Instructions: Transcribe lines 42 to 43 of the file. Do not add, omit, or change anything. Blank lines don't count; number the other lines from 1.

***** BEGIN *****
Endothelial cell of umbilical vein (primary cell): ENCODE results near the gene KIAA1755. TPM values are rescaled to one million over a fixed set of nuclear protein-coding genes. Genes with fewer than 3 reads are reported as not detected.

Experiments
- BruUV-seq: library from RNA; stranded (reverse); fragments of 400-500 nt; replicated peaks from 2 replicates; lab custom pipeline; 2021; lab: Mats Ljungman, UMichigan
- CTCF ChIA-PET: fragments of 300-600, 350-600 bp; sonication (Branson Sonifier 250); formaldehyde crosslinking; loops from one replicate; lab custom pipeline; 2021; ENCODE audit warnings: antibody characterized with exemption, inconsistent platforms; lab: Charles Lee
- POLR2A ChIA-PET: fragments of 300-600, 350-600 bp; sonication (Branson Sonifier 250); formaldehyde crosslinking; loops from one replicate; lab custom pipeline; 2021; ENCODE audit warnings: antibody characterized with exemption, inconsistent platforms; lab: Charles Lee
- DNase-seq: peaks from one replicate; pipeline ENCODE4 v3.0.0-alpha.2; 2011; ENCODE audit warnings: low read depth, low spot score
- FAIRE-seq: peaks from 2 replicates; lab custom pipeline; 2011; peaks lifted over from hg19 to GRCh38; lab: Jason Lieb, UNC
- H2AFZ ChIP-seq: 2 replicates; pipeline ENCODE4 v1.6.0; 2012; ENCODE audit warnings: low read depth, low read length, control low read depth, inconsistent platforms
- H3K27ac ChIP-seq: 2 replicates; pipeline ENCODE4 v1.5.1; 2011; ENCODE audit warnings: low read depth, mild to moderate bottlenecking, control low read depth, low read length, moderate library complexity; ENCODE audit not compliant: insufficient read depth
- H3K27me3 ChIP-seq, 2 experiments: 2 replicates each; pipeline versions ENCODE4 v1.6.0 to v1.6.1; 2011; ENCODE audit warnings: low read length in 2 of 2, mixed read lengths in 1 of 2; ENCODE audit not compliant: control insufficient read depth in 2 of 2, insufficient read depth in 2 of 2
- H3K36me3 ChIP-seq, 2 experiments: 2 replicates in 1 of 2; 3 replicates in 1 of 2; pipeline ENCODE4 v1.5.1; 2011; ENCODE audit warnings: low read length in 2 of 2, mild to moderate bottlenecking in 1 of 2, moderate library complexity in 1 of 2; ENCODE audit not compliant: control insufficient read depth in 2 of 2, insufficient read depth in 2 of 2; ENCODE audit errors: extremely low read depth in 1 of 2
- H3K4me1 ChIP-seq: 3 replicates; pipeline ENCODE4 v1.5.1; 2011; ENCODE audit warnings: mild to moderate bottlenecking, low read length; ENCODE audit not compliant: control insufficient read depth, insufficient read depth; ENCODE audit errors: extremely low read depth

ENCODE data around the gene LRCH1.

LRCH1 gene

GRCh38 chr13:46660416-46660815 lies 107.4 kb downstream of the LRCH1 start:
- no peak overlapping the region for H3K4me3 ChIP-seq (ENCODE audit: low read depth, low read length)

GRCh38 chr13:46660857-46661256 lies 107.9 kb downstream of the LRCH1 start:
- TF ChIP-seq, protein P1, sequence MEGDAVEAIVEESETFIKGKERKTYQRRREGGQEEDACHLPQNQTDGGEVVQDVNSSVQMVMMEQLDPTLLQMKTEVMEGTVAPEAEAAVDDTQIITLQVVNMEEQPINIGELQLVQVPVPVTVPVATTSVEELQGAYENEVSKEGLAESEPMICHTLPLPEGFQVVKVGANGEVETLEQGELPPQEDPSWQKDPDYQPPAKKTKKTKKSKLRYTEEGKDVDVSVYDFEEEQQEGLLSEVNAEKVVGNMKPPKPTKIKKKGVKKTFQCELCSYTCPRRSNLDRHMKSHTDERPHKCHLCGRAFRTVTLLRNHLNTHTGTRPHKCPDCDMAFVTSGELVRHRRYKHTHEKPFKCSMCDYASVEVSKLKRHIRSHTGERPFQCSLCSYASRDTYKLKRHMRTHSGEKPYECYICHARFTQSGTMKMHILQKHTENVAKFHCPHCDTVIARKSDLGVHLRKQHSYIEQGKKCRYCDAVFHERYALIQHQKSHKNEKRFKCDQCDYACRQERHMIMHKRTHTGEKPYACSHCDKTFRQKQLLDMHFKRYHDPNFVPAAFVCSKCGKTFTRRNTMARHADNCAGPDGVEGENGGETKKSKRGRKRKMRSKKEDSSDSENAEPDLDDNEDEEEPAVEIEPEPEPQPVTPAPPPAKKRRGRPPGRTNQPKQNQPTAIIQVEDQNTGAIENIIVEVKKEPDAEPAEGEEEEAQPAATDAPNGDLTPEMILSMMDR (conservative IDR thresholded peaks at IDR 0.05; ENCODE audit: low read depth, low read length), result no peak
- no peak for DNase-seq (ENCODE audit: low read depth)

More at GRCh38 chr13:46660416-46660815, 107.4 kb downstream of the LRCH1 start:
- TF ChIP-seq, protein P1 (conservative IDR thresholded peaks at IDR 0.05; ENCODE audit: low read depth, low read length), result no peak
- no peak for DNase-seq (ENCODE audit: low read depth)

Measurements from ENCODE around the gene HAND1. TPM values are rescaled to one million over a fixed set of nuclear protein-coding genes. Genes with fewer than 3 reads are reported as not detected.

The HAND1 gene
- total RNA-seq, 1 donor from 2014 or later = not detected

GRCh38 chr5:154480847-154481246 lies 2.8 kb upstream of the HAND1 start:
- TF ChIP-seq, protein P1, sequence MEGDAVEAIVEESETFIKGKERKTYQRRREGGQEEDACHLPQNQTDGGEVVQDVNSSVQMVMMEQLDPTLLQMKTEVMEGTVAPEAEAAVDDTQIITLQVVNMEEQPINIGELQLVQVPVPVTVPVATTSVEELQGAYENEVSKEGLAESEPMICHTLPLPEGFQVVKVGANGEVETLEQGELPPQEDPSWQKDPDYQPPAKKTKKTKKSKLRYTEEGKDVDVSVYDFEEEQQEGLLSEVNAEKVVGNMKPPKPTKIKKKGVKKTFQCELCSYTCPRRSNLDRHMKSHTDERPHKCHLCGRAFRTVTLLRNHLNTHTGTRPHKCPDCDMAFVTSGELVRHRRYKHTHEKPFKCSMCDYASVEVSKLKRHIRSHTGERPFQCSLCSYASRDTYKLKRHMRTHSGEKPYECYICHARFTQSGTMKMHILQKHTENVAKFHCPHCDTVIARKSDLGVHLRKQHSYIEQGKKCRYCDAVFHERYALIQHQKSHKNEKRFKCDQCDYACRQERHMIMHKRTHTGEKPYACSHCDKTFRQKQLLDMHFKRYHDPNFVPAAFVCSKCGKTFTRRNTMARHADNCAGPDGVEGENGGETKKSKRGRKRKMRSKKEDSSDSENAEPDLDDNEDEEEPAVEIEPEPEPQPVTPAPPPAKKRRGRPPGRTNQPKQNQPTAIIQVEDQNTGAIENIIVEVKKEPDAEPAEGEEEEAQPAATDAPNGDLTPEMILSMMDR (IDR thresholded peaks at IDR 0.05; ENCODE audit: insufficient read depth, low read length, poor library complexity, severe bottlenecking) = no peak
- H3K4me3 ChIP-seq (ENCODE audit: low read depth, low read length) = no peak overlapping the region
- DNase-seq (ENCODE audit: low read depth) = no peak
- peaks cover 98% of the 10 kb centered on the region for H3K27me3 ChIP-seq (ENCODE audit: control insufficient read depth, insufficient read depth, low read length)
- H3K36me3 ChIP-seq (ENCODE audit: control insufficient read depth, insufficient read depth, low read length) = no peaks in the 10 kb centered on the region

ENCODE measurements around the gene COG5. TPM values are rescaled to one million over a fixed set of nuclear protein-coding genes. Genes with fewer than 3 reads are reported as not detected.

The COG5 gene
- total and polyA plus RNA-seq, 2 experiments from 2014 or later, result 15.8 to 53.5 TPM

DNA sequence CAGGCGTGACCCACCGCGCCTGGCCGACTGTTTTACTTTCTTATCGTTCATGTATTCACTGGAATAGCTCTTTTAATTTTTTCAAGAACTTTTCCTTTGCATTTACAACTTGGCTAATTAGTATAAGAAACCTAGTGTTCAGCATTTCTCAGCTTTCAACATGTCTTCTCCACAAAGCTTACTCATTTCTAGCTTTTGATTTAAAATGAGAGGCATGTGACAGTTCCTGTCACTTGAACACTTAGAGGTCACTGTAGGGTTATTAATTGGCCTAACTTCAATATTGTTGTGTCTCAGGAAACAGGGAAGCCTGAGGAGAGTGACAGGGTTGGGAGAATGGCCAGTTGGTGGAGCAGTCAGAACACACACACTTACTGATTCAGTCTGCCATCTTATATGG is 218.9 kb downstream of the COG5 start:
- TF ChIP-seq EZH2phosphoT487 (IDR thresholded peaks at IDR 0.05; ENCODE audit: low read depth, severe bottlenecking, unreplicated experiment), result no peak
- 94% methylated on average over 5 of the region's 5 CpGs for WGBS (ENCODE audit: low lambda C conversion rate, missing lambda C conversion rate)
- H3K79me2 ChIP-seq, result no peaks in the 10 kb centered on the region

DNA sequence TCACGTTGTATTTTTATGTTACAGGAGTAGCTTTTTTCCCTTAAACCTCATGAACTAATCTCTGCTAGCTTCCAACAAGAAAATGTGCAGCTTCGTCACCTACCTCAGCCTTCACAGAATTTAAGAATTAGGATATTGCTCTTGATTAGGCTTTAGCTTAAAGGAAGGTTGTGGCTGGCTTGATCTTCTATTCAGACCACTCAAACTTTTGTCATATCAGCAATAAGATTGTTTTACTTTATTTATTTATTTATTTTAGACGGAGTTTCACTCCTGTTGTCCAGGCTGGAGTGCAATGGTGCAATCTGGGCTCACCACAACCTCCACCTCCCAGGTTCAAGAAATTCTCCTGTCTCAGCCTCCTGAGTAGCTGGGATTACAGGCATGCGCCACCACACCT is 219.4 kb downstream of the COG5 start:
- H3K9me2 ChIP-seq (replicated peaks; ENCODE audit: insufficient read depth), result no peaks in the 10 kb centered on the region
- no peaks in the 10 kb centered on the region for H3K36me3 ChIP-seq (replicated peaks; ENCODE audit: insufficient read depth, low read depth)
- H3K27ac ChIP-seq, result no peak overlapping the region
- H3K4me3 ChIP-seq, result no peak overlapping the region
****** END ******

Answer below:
- H3K27ac ChIP-seq, result no peak overlapping the region
- H3K4me3 ChIP-seq, result no peak overlapping the region